The 'Forty Five' was the last Jacobite rebellion in a series of revolts that had occurred since 1688 in favour of the restoration of the Stuart monarchy. Following a failed attempt at invasion in 1744 and the retraction of Louis XV's support, 'The Young Pretender' Prince Charles Edward Stuart set sail from France on 22 June 1745, landing on mainland Scotland at Loch nan Uamh on 25 July. Mustering support amongst clansmen was difficult as there was little faith that the rebellion would succeed. Despite this, with a force of approximately 1200 men, the Jacobite standard was raised on Monday 19 August at Glenfinnan and Charles marched to Edinburgh, taking Perth on the way virtually unopposed. Meanwhile a government force under General Cope had marched north and on 21 September 1745 met the Jacobites at the Battle of Prestonpans. Charles's army forced the government troops to flee and temporarily he was master of Scotland.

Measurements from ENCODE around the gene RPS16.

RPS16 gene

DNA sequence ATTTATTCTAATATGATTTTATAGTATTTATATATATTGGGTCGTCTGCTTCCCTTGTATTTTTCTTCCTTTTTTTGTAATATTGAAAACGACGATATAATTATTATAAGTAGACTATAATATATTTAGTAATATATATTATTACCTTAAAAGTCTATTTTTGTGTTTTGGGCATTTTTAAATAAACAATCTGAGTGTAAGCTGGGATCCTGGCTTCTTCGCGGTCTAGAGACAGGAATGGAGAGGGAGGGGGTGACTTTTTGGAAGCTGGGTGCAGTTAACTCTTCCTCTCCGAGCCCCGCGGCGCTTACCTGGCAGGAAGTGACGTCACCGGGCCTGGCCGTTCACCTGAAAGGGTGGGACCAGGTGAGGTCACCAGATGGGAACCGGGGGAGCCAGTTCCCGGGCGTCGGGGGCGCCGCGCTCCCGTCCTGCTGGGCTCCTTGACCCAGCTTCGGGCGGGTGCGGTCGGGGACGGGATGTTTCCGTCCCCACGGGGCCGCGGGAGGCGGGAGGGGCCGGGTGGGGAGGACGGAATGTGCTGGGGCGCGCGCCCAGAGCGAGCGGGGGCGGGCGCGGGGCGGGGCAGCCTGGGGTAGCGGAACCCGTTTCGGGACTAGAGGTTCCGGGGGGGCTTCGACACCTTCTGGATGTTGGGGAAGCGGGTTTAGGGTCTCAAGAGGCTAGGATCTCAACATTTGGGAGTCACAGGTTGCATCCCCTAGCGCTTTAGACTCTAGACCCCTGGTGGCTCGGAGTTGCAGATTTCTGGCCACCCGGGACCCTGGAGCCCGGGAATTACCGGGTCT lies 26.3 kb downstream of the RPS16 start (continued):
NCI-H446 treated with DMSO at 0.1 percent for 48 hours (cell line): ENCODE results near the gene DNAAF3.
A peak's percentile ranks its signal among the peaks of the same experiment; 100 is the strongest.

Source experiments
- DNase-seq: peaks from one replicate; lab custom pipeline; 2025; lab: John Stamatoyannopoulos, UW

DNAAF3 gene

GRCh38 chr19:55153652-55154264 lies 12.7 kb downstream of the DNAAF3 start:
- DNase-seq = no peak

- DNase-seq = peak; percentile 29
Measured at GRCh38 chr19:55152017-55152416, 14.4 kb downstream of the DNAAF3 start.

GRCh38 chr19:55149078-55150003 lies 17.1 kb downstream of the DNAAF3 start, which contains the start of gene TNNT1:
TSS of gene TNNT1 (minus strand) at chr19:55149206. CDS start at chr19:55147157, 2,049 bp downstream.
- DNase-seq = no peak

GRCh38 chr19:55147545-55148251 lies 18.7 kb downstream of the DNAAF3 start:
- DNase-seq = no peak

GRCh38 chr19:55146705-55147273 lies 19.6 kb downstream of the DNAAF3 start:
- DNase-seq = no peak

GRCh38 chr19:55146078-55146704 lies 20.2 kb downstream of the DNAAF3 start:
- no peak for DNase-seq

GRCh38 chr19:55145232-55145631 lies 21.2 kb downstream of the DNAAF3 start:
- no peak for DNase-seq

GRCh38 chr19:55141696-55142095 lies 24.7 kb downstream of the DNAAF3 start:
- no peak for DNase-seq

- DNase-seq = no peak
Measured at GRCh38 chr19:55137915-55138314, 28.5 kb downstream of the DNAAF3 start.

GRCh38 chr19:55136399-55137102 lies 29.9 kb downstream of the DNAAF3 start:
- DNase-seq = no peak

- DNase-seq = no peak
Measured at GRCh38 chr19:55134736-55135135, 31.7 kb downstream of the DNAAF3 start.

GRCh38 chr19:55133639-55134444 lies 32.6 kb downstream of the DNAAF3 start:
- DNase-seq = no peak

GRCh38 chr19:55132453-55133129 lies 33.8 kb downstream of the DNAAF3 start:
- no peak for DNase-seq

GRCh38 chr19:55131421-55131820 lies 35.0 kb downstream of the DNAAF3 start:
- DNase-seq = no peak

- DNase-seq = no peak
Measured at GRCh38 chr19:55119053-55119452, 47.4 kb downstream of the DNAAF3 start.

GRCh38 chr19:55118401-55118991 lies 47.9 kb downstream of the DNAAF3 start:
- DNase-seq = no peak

His invasion of England was the turning point of the rebellion and sealed the fate of the Jacobite cause. Major Scottish figures were reluctant to support him and volunteers were scarce but despite this, Charles managed to muster a force of about 5,000 men. However, once he crossed the boarder English support for his cause was less than he had supposed and his force got all the way to Derby without any more than about 200 Englishmen joining him. He continued towards London but was forced by British and foreign armies to retreat to Scotland. The march back began on 6 December 1745 and they were gradually pushed further north into the Highlands. The final and most infamous battle was on Wednesday 16 April 1746 at Drummossie Moor near Inverness. The Jacobites were outnumbered, on poor terrain and with insufficient artillery and in less than hour they were defeated by the government forces led by the Duke of Cumberland. Charles fled the field before the battle was over and spent months in hiding in the Highlands before escaping to France. He lived the rest of his life in exile and died in Rome.
With the crushing of 'The Forty-Five' the political significance of the Jacobite movement ended but it became a popular theme in romantic painting and literature. The present work shows a Jacobite supporter captured in England, most probably in a village north of Derby having been left behind as Charles's forces fled back to Scotland. Little mercy was shown to Jacobite prisoners by their captors and this is a poignant scene as the prisoner awaits his fate watched by a small group of unsympathetic villagers.